Hearts have been broken for about as long as there have been hearts to break -- but it's only in recent years that people began to rely on drugs to get over the emotional toll of rejection.
And if a new study is any indication, self-medication for this "condition" is about to get dangerously easy.
Acetaminophen, aka Tylenol, is already one of the most overused drugs on the planet, with overdoses now the nation's leading cause of acute liver failure.
But now, researchers claim this same med can help with more than just physical boo-boos. Because both physical and emotional pains are processed in the same part of the brain (the dorsal anterior cingulate cortex), the same meds used for one can supposedly help with the other.
To make that point, researchers assigned 62 people to either 1,000 mg of Tylenol or a placebo, and asked them to keep emotional journals for three weeks.
Sure enough, those who took the drug had fewer hurt feelings over that time.
In an earlier study, the same researchers found that Tylenol helps dull emotional pain in nine days.
And in another sequence of experiments, they used videogames to make people feel excluded and found that people who took Tylenol were less bothered by this high-tech version of classic social rejection.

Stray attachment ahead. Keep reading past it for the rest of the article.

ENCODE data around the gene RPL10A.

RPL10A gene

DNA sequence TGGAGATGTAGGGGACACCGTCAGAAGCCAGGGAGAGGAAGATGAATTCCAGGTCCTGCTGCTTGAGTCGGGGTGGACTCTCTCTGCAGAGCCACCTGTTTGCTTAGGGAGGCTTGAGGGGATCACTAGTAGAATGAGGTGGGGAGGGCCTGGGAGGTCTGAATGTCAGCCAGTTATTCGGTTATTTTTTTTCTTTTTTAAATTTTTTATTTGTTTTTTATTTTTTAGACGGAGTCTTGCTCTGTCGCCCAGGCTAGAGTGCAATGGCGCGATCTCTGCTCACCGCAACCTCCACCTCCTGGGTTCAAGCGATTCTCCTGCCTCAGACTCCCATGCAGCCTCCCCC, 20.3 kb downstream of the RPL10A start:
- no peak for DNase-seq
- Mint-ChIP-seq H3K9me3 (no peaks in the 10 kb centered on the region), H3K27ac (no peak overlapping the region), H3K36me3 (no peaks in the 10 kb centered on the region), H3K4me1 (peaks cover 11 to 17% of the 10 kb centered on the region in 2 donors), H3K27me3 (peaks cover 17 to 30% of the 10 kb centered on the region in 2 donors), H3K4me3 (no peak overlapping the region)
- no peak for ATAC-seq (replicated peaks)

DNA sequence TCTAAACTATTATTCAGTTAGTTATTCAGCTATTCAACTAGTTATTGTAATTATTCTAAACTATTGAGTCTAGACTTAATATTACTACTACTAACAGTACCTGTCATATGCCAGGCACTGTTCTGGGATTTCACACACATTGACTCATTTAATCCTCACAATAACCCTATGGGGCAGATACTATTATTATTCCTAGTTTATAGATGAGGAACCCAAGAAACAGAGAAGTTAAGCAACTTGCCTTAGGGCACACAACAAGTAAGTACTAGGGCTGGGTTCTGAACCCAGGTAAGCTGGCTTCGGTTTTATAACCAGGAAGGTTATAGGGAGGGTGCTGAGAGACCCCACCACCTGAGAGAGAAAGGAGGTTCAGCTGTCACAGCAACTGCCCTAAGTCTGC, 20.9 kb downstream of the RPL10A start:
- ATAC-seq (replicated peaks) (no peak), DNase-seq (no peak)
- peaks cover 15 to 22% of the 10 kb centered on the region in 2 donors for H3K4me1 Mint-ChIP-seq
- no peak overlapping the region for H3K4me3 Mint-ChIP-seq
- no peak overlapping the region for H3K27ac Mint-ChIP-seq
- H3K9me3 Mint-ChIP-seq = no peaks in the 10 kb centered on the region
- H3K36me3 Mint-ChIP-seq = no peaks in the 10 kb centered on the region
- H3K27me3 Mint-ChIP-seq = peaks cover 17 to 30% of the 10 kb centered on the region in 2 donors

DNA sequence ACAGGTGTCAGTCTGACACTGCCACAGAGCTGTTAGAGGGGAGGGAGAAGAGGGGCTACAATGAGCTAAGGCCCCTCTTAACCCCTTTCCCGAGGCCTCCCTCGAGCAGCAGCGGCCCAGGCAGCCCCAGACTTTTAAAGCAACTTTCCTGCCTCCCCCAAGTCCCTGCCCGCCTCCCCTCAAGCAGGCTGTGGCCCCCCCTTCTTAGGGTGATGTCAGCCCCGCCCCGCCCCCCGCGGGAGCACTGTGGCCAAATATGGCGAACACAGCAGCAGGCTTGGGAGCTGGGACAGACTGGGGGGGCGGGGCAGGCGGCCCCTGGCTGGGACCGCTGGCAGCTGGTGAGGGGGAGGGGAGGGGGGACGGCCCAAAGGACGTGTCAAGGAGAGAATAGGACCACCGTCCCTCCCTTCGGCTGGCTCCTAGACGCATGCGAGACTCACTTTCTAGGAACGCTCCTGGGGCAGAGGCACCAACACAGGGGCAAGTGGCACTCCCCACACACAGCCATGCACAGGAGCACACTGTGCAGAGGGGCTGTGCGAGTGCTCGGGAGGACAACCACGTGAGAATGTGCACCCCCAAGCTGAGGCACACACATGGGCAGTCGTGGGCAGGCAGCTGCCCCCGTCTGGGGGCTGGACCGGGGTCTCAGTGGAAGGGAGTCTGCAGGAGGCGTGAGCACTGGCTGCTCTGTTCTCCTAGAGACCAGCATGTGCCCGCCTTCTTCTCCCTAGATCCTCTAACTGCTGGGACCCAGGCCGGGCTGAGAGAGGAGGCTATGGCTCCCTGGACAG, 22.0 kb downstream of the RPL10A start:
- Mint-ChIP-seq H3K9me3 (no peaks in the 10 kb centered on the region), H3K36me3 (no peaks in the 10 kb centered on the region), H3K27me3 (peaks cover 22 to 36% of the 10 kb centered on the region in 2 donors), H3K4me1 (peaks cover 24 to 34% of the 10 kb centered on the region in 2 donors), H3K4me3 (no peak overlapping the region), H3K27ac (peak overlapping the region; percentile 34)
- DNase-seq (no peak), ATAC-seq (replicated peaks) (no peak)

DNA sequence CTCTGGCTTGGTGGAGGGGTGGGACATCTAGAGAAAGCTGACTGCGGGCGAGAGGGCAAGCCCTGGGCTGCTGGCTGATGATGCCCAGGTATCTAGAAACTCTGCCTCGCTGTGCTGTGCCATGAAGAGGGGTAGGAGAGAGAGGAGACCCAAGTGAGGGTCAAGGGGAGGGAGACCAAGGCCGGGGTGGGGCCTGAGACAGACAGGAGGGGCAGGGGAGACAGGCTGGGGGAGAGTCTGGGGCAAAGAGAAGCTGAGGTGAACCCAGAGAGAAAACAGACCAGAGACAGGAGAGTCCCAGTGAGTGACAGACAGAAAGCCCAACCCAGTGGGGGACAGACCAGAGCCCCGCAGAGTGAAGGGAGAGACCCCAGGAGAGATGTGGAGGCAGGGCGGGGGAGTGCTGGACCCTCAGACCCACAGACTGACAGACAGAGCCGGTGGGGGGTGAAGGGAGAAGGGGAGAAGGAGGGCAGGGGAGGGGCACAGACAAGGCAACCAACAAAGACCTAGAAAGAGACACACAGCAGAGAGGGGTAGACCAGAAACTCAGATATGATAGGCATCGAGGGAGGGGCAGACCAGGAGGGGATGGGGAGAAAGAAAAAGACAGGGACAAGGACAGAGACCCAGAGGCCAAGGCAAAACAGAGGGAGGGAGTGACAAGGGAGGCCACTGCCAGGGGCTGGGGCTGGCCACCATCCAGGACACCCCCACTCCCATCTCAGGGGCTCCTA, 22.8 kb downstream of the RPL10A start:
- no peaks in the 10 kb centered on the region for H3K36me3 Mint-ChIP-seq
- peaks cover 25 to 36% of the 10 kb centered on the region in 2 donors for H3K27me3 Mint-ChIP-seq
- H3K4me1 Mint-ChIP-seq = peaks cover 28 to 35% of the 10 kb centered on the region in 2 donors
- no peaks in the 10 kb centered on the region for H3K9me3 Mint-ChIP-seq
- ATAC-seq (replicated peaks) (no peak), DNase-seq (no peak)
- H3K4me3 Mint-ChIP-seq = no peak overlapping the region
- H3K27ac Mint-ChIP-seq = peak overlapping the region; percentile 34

The researchers admit that popping Tylenol for emotional pain probably isn't the best idea in the world, but you can bet that message is going to get lost in the wilderness.
And that's where this one can turn ugly fast -- because along with the risk of liver failure, acetaminophen overdose is responsible for 56,000 trips to the emergency room and hundreds of deaths every year in the United States alone.
This drug has also been linked to a host of side effects, including stomach bleeding, abdominal pain, an increased risk of blood cancer and even severe allergic reactions.
One recent study found that even small overdoses taken over several days --- what scientists call a "staggered" overdose --- can actually be deadlier than the big overdoses taken by people who attempt suicide.
So no matter what form of pain you're going through -- physical or emotional -- this drug is a bad choice.
Stick to natural options instead, including time itself. It might not heal all wounds, but it does a pretty good job with emotional pain.